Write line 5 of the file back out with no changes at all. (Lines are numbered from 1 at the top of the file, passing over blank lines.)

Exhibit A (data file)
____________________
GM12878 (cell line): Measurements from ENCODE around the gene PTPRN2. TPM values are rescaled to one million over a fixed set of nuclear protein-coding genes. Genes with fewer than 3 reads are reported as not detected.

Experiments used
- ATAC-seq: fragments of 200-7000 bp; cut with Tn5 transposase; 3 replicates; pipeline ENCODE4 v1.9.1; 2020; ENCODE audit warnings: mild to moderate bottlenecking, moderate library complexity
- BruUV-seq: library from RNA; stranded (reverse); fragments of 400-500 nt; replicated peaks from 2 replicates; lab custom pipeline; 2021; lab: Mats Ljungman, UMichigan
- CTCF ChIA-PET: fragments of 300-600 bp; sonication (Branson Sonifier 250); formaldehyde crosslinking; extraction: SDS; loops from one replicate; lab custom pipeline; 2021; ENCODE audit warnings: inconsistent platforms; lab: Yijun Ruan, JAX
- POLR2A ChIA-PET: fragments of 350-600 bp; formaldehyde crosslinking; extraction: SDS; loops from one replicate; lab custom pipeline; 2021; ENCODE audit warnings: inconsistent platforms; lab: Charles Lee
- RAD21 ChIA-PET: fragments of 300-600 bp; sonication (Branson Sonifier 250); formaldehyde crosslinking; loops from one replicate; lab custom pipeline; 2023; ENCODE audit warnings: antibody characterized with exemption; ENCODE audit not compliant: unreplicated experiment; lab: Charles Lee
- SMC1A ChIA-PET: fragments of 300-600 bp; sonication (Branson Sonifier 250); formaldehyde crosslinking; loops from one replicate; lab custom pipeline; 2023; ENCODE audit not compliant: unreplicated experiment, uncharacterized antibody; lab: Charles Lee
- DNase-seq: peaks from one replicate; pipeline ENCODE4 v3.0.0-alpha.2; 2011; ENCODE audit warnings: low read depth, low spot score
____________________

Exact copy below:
- CTCF ChIA-PET: fragments of 300-600 bp; sonication (Branson Sonifier 250); formaldehyde crosslinking; extraction: SDS; loops from one replicate; lab custom pipeline; 2021; ENCODE audit warnings: inconsistent platforms; lab: Yijun Ruan, JAX